The best thing about this anime is that the creator Nobuyuki Fukumoto is not afraid of pushing Kaiji into a corner and making him break. Kaiji has to face an antagonist who is bigger, stronger and maybe even smarter then he is. From the beginning, we feel that Kaiji can’t really defeat Kazutaka. He might win the gamble and manage to save himself but he can’t do any real damage to Kazutaka. We feel that the guy will always be sitting in a high place  and enjoying everything while Kaiji has to paddle through a muddy stream trying to reach a dry place. Very few creators will dare to humiliate their protagonists the way Fukumoto does. Kaiji doesn’t get any convenient power ups and no one saves him if he messes up.  There is no guarantee that Kaiji will win. For all we know, he might lose and end up in some dark hole with his limbs cut off. The only thing we can be sure of is that Kaiji won’t die and it was interesting to watch. The plans that Kaiji comes up with look realistic too. He pays attention to details and tries to use them for his advantage.

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Just a random image from the anime

I highly recommend Gyakkyou Burai Kaiji. Watch a couple of episodes of this anime and then drop it if it doesn’t look interesting.

See you next time ^^/

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Madoka Magica’s postmodernism

I’ve recently finished watching Madoka Magica, a magical girl anime, famous for its unusually dark plot (at least by the standards of the time it was airing). Unfortunately for me I knew a fair bit about the anime before going into it, so the shock of seeing how different Madoka Magica is from other anime in the genre wasn’t that great for me. Maybe that is why today I chose such a weird topic, deciding to talk about whether or not there is a way to claim that Madoka Magica is a postmodern art, instead of just giving it the praises it deserves.

Here is a quick intro for those who have not seen the anime, but wish to keep reading (which is probably a bad idea, as I’ll spoil all there is to spoil in that show). Madoka Magica is an anime about a group of girls who were confronted by an alien creature (name is Kyubey) that offered to grant them one wish. In exchange they would have to become magical girls, fight witches, and eventually be killed in a fight. The anime makes sure to let you see that the stakes are high, showing you one death after another, revealing horrifying details of the contract Kyubey makes with the girls in exchange for the wish. The anime spends a lot of time with the characters, showing their normal lives, their parents, friends and loved ones, giving you reason to care about them. At times it almost is a nice and light-hearted slice of life story. But when they get to an action, especially when they show a witch fight, then the anime changes into something very unusual. I’ll talk about it below.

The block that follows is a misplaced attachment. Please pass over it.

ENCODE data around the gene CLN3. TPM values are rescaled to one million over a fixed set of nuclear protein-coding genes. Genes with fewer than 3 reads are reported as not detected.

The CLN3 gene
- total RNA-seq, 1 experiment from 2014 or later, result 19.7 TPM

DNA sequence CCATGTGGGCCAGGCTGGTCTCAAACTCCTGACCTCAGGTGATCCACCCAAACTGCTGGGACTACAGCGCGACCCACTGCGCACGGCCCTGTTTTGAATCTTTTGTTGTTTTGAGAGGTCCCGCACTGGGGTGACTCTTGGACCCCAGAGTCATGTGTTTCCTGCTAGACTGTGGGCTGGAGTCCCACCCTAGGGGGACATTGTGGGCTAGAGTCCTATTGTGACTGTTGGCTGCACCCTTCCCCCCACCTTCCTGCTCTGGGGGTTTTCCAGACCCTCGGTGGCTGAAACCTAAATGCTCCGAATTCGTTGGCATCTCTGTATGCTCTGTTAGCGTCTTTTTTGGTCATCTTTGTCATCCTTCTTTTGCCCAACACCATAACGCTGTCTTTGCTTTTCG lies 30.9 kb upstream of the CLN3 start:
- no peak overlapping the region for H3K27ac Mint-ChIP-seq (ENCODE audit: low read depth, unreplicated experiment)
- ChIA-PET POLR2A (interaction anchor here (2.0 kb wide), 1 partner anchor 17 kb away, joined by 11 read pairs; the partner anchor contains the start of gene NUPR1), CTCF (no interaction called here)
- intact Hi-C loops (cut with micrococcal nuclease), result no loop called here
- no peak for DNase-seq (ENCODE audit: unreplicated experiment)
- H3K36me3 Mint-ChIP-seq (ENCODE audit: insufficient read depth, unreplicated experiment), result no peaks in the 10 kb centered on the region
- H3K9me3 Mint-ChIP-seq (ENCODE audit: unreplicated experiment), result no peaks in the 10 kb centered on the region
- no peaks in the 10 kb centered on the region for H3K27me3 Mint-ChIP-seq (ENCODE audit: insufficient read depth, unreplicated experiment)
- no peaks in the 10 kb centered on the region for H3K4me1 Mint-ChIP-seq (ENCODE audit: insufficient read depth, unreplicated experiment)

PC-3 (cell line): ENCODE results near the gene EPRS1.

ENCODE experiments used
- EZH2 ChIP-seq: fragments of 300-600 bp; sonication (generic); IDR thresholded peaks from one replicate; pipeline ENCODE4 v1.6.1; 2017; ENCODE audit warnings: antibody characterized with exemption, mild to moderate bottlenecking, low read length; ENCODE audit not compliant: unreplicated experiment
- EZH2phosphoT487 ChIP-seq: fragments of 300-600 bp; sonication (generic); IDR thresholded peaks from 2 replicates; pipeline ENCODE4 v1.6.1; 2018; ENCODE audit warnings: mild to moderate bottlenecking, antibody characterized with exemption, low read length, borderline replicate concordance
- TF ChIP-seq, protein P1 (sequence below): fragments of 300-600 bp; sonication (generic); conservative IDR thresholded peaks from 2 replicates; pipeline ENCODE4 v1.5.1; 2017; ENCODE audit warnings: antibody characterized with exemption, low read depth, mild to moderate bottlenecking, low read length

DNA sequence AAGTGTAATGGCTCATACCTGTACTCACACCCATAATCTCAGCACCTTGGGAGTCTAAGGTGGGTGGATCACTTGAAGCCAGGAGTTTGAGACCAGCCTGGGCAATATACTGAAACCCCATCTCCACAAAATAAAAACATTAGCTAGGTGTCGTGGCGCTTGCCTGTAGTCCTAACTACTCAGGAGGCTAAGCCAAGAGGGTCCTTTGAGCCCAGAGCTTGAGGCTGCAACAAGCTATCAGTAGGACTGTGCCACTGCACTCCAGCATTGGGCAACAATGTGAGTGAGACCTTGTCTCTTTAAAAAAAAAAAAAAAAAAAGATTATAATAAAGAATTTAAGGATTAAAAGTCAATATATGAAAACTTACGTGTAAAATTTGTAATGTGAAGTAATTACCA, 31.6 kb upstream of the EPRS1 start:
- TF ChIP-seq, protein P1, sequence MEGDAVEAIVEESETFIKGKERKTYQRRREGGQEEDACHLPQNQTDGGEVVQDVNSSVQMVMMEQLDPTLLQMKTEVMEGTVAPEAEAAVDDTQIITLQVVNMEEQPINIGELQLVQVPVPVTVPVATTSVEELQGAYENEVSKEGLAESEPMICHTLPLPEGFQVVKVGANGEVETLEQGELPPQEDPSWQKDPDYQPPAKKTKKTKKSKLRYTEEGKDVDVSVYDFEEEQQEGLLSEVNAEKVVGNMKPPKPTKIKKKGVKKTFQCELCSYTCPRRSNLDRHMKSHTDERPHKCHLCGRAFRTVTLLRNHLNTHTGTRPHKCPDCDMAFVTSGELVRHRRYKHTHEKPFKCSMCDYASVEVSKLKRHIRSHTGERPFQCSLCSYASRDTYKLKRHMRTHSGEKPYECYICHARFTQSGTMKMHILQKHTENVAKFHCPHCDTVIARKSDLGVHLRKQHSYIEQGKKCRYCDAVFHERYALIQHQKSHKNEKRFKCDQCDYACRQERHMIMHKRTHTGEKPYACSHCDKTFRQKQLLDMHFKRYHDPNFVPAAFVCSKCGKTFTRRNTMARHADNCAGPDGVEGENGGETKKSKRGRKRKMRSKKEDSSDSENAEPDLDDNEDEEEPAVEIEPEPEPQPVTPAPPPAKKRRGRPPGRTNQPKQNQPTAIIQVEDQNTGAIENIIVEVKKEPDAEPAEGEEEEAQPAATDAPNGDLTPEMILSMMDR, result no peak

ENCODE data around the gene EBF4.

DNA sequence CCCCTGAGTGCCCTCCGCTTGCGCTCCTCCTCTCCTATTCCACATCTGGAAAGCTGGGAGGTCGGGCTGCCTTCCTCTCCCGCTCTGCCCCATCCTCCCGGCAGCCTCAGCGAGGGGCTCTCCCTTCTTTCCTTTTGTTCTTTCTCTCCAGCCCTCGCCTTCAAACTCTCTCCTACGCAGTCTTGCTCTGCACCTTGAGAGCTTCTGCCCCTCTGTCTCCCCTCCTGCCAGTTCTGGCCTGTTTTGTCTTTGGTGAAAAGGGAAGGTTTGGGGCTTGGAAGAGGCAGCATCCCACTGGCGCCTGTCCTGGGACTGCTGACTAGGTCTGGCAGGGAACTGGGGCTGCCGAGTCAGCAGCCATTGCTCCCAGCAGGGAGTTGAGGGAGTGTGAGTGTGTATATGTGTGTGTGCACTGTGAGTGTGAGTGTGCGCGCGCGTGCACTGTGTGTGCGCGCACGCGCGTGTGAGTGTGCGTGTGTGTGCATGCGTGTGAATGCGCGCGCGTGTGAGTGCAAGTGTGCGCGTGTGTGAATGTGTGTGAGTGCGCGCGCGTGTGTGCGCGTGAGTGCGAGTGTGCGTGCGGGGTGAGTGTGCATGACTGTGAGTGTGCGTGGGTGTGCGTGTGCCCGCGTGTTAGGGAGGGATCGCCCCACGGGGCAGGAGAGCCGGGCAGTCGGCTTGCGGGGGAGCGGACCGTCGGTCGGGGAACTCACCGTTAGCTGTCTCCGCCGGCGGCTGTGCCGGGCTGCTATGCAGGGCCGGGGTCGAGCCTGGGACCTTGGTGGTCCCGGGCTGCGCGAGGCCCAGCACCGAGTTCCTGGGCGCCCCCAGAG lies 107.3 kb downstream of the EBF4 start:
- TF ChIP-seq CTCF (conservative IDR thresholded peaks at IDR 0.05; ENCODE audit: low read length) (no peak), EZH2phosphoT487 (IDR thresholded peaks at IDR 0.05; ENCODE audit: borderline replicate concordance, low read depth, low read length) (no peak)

For me it started with admiring the artworks that are displayed during the fights (they are made by Gekidan Inu Curry, check them out). Let’s look at them together.

I started to wonder if there is a specific art genre they belong to. Eventually I started looking at what can be called postmodern art. I’ll post a few thumbnails here.

Here is Raoul Hausmann’s pictures:

Here is Robert Rauschenberg’s artworks:

And here is Wallace Berman’s works:

I don’t want to say that those artists are clearly defined as representatives of postmodernism, but I think it is possible to say that. Anyway, for me it seems like those works or similar ones were the inspiration for some of the art from Madoka Magica. That doesn’t say much, just an interesting observation. And it made me look in it a little bit more.